Friday, June 23, 2006

Morning, Noon and Night by Spalding Gray
Life Interrupted by Spalding Gray

Spalding Gray committed suicide in 2004 by jumping off the Staten Island ferry. I still remember being stunned by the news, being a casual admirer of his work and having no knowledge of the car accident in Ireland that left him in so much pain. Reading Morning, Noon and Night with the specter of his death was odd—because it’s ostensibly a celebration of family life at a point when Spalding was welcoming the arrival of his second son, Theo. Spalding never thought he’d have kids or become a family man, and he says at one point in the book that he thought that if he did have children it would be late in life so that he would die before they became teenagers. Sadly, he got his wish. But Spalding brought great wit, thought and energy to his life while he lived and was clearly a great father. Reading Life Interrupted afterwards just made me cry copiously—it includes the last monologues he was working on and the eulogies that were read at the services in New York and Rhode Island.

I need to go re-watch “Swimming to Cambodia” and “Monster in a Box” very
The Whole World Over by Julia Glass

I am soooooooooo behind on writing for this blog and sharing what I’m reading that I am going to force myself to be brief. Julia Glass writes character so well and I was utterly absorbed from the first chapter. It’s a novel about love, marriage, and how past decisions and choices have to be reckoned with in ways we perhaps never imagined. People’s paths intersect in mysterious and portentous ways in Glass’ books, which she explores with tender possibility. While it ties up a bit too nicely in the end, you just can’t help but accept it because you really want the best for the characters you have grown to love.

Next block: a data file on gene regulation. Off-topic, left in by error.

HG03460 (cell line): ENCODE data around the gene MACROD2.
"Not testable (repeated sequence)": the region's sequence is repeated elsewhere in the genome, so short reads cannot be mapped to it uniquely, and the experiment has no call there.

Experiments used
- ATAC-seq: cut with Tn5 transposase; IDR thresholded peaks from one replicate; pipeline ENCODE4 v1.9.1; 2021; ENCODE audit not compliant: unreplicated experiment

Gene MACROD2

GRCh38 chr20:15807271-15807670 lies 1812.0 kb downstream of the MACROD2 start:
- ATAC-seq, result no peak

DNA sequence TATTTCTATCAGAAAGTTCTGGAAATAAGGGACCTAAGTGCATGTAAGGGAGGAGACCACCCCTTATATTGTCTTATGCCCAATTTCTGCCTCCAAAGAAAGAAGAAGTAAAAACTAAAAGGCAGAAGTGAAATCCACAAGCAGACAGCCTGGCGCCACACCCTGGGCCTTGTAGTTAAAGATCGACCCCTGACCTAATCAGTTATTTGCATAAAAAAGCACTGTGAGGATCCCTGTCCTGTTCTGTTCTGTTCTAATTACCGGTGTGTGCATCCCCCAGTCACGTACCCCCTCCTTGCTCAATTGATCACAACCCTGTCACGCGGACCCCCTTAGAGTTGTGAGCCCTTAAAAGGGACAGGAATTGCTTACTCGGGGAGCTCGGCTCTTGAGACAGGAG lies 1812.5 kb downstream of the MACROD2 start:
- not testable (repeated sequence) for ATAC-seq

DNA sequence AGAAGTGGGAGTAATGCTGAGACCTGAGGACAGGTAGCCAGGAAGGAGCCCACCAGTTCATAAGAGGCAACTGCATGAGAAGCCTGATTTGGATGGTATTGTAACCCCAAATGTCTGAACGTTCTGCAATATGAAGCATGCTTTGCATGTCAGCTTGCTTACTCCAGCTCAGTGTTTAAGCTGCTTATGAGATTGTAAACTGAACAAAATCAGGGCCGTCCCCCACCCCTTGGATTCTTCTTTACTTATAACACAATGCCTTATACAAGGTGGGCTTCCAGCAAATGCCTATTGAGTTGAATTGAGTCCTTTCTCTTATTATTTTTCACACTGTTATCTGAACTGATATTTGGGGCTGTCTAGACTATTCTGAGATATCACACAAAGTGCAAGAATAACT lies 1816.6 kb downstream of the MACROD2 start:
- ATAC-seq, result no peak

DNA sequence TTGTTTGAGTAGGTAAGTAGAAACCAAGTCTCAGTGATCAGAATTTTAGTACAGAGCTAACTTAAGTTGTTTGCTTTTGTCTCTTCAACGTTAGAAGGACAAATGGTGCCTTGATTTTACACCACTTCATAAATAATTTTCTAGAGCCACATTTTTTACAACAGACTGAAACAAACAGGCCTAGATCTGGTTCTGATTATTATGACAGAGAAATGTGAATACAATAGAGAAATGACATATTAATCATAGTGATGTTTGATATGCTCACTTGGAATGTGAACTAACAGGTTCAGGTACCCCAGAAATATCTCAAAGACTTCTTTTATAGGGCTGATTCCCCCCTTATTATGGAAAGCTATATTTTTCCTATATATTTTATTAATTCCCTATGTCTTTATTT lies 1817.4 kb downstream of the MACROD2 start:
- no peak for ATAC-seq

Cooking with Fernet Branca by James Hamilton-Paterson

If you’ve ever had a love-hate relationship with your neighbor, if you ever thought that Frances Mayes’ vision of expatriate Italy was a little too precious, if you enjoy novels with unusual recipes, and you enjoy Odd Couple comedies then this is the book for you! Gerald Sampson, who buys a villa in Tuscany, is a snobby Brit who ghostwrites books for sports stars and fancies himself an experimental cook—and he does experiment—with cat, otter and like the title says, lots of the herbal spirit, fernet branca! He even whips up a concoction called Alien Pie—but you’ll just have to discover that for yourself! His neighbor Marta is from the fictitious ex-Soviet country of Voynovia where her father is a Mob boss and is in Italy to work on a film score. Gerald and Marta get on each other’s nerves from day one—but the real comedy is in the fact that you get the story from both of them, and they each have a different version to tell! This is an oddball comedy that is a real send-up of running off the Italy for the good life!

Saturday, June 10, 2006

The Mercy of Thin Air by Ronlyn Domingue

This is a ghost story that takes a while to unfold. It’s also a love story—in the past and the present. Raziela Nolan died in the 1920’s in New Orleans—a vivacious, opinionated woman ahead of her time, dedicated to women’s reproductive rights, and in love with a promising young man, Andrew. Seventy years later, in Baton Rouge, Louisiana, Razi haunts a young couple who are experiencing some martial troubles. But why is Razi haunting them? The truth comes out late in the book, but what really makes this book worth reading are the scenes of Razi’s youth and the relationship between Andrew and Razi. You just can’t believe that these vibrant, three-dimensional characters don’t still exist, and that their love was interrupted